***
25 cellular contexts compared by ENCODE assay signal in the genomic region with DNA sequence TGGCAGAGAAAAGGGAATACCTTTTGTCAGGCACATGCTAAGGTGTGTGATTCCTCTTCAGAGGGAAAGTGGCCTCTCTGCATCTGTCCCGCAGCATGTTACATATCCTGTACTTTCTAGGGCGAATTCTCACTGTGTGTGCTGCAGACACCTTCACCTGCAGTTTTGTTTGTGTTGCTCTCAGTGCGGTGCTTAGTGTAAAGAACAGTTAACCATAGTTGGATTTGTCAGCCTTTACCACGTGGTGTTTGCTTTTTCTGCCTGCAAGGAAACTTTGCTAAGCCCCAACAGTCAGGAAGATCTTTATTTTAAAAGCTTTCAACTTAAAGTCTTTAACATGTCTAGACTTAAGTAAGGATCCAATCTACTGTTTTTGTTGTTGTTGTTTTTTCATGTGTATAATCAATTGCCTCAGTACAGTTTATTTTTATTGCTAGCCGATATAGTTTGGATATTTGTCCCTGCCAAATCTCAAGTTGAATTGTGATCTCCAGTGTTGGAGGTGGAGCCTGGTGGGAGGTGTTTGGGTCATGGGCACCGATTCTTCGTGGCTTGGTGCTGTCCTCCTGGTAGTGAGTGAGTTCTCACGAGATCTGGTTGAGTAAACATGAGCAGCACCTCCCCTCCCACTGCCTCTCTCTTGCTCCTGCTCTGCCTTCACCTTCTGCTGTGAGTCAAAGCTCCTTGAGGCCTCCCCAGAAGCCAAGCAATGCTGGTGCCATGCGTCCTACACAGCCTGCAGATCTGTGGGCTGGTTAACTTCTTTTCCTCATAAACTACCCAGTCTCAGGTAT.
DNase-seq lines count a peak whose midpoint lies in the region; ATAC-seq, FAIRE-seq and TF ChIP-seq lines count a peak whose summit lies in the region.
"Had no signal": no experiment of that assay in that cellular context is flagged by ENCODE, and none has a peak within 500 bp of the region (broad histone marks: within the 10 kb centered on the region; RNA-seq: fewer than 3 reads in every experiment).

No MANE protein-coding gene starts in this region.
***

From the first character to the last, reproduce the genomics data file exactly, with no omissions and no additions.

25 cellular contexts compared by ENCODE assay signal in the genomic region with DNA sequence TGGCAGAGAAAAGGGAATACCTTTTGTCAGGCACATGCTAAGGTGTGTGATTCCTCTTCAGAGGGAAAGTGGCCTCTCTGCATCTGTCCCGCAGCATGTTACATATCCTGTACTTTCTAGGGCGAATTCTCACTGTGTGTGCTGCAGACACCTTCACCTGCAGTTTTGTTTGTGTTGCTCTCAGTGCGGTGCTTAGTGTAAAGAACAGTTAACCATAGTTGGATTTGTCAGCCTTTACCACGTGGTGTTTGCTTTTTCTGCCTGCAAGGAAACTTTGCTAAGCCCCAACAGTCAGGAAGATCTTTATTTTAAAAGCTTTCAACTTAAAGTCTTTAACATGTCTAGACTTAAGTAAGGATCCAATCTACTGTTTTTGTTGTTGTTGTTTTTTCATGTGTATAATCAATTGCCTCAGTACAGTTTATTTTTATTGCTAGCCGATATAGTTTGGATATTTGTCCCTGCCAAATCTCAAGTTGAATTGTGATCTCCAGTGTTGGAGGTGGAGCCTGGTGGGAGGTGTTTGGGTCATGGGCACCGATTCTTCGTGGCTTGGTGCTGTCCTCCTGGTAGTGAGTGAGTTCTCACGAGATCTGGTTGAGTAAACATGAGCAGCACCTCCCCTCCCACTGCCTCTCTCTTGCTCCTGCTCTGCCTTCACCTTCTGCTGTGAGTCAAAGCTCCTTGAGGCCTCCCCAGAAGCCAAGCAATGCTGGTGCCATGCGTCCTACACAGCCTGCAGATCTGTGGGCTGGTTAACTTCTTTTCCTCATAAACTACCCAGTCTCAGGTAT.
DNase-seq lines count a peak whose midpoint lies in the region; ATAC-seq, FAIRE-seq and TF ChIP-seq lines count a peak whose summit lies in the region.
"Had no signal": no experiment of that assay in that cellular context is flagged by ENCODE, and none has a peak within 500 bp of the region (broad histone marks: within the 10 kb centered on the region; RNA-seq: fewer than 3 reads in every experiment).

No MANE protein-coding gene starts in this region.